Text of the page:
Pregnant Valerie (Kim Butcher) rushes home one night to her parents' house in tears, lets herself in and hurries up the stairs. Her father hears her and calls, but there is no reply. In her room, Valerie finds her Bible and scrabbles through the pages until she settles on one chapter, then sits down to write a note. When her parents venture up to see if she is all right, they have to break the door down when there's no sound and there they see the open window and through it, the body of Valerie who has committed suicide. What could have driven the young woman to this? Is it anything to do with a certain Father Meldrum (Anthony Sharp), the local priest?
For the horror films of director Pete Walker, writer David McGillivray took on various establishment targets at Walker's bidding: in House of Whipcord it was the law, in Frightmare it was the family and this time around it was religion. As with those previous two films, this was a bleak little example of the director's peculiarly provincial chillers, with heroines living with the realities of the permissive society in conflict with the disdain of the older generation who inevitably show themselves up to be far more corrupt, and corrupting, than the youngsters.
Not every member of the middle-aged and above is a villain here of course, but the ones who are really go to town with their perversity. Our heroine for this instalment is Jenny Welch (Susan Penhaligon - presumably Susan George was busy) who nearly gets knocked down by a priest in her first scene. He turns out to be a kindly, open minded young man of the cloth who Jenny knows from a while back, Bernard (Norman Eshley, best known for his appearances as the neighbour in sitcom George and Mildred). She has a coffee with him, then goes to tell her sister Vanessa (Stephanie Beacham) who she's just met.
Jenny stays in the flat above her sister's shop with her boyfriend Terry (Stewart Bevan), but her relationship with him has broken down and he's moved out today. Seeking solace, Jenny looks for Bernard to speak to at the local church, but oh dear, she actually ends up confessing to Father Meldrum who takes an unhealthy interest in her and tape records what she says for his future blackmailing purposes. This simple act of betrayal snowballs into a series of killings that see most of the cast kicking the bucket over the course of the story, and all because Meldrum's moralistic mania has pushed him over the edge into dangerous insanity.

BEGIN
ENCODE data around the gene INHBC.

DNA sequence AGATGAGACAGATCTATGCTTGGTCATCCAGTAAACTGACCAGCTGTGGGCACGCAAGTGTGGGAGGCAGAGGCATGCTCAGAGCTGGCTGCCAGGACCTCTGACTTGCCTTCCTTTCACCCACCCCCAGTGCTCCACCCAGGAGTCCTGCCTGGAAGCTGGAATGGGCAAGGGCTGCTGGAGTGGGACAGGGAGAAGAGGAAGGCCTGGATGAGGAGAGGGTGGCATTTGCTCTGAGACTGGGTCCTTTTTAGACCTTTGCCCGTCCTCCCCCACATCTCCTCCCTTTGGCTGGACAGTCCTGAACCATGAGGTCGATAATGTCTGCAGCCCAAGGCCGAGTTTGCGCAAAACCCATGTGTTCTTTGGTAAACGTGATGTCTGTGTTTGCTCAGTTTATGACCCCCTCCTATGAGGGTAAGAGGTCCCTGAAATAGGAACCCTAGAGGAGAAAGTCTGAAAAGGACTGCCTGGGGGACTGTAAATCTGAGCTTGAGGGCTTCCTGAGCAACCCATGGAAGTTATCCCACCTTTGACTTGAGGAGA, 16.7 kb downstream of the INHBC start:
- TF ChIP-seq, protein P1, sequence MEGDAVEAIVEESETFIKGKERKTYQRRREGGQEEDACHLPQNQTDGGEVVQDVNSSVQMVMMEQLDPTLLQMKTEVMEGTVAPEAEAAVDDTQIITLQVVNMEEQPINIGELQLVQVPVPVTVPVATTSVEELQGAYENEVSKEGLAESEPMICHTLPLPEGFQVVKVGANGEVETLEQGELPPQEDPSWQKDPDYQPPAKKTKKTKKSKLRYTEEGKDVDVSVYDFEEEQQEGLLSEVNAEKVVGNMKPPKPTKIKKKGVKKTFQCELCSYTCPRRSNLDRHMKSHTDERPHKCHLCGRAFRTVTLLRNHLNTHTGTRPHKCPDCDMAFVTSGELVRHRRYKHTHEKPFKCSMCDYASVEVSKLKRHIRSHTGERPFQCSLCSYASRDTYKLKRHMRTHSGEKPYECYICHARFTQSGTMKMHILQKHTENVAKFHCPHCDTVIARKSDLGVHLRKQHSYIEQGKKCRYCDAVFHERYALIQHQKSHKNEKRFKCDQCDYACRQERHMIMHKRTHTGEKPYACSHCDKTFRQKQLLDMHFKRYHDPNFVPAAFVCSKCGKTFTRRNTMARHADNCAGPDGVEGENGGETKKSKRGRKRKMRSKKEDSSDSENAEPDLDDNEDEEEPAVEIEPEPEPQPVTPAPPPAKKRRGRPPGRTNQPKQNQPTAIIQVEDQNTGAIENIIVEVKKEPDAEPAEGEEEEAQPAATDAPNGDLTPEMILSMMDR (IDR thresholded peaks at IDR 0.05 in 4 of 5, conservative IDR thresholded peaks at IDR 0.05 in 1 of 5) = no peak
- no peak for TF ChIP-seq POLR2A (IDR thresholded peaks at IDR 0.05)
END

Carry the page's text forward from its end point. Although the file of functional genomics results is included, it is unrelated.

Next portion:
Walker and McGillivray are careful to make sure they don't appear to believe all priests are homicidal nutters in waiting, but that's certainly the impression you take away from House of Mortal Sin. There are implications that Meldrum's mother (Hilda Barry), now a geriatric invalid, has sent him down this path, or it could be his housekeeper Miss Brabazon (Sheila Keith complete with one blacked-out lens in her spectacles), whatever, the cruelty starts early and doesn't let up. Jenny is forced into a "they won't believe me" plot, which unfortunately incapacitates her for too many of the later scenes, but the way the creepier, suffocating aspects of religion are brought out is bold and effective. As a whole, it's a callous, low budget and grey-toned work, but stays with the viewer longer than slicker horrors then or since. Music by Stanley Myers.